Sunday, March 25, 2012

Creatively Mood Disordered


I cannot even recollect the amount of times I have been told I am so creative. I believe having bipolar allows me to feel deeper, lover harder, run faster, and see details that those without mental illnesses do not sense or experience.

Personally, the best poetry I produce is when I am in a mixed state, with manic energy, in conjunction with a down phase, where for me it usually feels like a cold, dark, and depressing depth of despair.

There are also times in my life where I am so manic, I hear color, and I see sound. The flight of ideas, sped up thoughts, heightened senses, such as visual, auditory, or other stimuli is beyond words. There is a medical term for this called hyperacuity, which means sharpness of perception.

For me personally, communicating through poetry when I am feeling sad and alone helps me to spew out my depressive thoughts, with manic urgency. My brain is usually five steps ahead of my hand on the pen. I feel such powerful emotions; I find it hard to not let them out in some outlet or way, be it poetry or some other form of art.

Why is it that individuals with mental illnesses, such as bipolar disorder, lean towards careers in the arts?  It has been suggested that mental illness and creativity often go hand in hand. So many themes in poetry are about loss, despair, sadness, and depression.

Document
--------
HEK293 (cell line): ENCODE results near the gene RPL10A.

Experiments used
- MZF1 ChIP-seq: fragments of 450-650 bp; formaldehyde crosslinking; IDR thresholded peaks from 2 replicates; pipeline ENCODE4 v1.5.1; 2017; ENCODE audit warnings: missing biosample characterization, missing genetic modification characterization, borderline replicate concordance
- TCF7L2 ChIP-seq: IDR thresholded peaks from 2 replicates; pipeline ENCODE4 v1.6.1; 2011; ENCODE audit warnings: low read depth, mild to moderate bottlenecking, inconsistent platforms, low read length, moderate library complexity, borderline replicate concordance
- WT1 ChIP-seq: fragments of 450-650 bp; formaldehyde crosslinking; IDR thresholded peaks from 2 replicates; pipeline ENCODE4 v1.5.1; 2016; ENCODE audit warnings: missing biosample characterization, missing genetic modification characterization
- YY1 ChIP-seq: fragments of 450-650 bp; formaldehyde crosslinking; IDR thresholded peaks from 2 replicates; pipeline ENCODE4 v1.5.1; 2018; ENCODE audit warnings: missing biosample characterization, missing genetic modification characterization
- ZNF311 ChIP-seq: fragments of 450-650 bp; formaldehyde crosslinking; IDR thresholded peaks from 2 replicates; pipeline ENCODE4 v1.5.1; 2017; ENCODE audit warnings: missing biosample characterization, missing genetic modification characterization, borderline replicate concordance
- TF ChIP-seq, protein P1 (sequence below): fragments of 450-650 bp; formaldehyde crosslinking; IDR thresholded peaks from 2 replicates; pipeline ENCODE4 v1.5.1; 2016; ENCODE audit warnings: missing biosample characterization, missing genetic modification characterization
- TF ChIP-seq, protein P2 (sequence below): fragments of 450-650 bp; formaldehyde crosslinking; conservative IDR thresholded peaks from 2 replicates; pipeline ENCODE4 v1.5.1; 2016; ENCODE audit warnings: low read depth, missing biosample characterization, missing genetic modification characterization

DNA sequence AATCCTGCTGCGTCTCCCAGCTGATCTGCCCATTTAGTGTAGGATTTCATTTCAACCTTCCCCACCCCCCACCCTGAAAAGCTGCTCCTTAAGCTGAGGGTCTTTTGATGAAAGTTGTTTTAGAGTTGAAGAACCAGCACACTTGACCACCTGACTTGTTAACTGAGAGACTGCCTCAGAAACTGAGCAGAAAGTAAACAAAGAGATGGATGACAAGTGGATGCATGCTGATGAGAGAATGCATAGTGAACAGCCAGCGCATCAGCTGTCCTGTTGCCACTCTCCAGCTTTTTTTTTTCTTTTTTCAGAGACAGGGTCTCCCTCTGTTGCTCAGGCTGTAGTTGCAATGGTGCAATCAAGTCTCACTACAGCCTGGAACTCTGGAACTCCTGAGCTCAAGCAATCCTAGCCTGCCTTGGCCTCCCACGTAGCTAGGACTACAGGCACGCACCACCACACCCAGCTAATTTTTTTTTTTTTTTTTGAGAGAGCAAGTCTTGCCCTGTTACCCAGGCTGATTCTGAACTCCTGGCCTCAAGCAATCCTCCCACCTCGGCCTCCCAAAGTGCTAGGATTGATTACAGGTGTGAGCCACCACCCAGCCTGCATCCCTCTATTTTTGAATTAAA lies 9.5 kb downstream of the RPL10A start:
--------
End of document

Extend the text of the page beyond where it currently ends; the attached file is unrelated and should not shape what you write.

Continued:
For instance, Sylvia Plath was a beautiful poet who ended her life by suicide.  In 2001, a psychologist by the name of James C. Kaufman created the term the Sylvia Plath to refer to the phenomenon that poets are more susceptible to mental illness than other creative writers are.

Some folks with bipolar disorder worry that they will lose energy and creativity if they agree to take medication for their illness. Personally, I have noticed that my medication does control my mania and depression, thus only allowing spurts here and there to permit me the ability to write poetry.

Whether it is drawing pictures, making jewelry, writing poetry, or writing my autobiography, I always feel creative energy within my soul. For those with mood disorders out there, can you relate?

Bipolar Betty

5 comments:

theladyinberet said...

I can definitely relate. I have synesthesia (seeing color when hearing music...or seeing color with every letter/word). And I once was on an ADD medication that made me completely lose my colors and ability to write/compose music. It was NOT a good thing. My depression also affects my synesthesia, unfortunately.

Abigail said...

I like this posts. After my manic episodes I become very much creative. My family points out that I've become more creative in starting my blog and writing daily. Interesting. Thank you for having the courage to share your story with the world.

A Piece of My Mind said...

Thanks for your comments gals. Keep commenting. Really trying to get more interaction from folks viewing my blog! Abigail...so true, I started the blog on a manic phase, which im still in. I'm hoping when I come down I still have the motivation to continue. I think the more folks I see commented and reading will help me continue.

solidity said...

I view the world through an artistic slant. I see art as a way to communicate. So your post is right on, your blog, I should say, is right on. Keep up the good work.

A Piece of My Mind said...

It's great for me when I'm manic, it helps me write this blog!! :)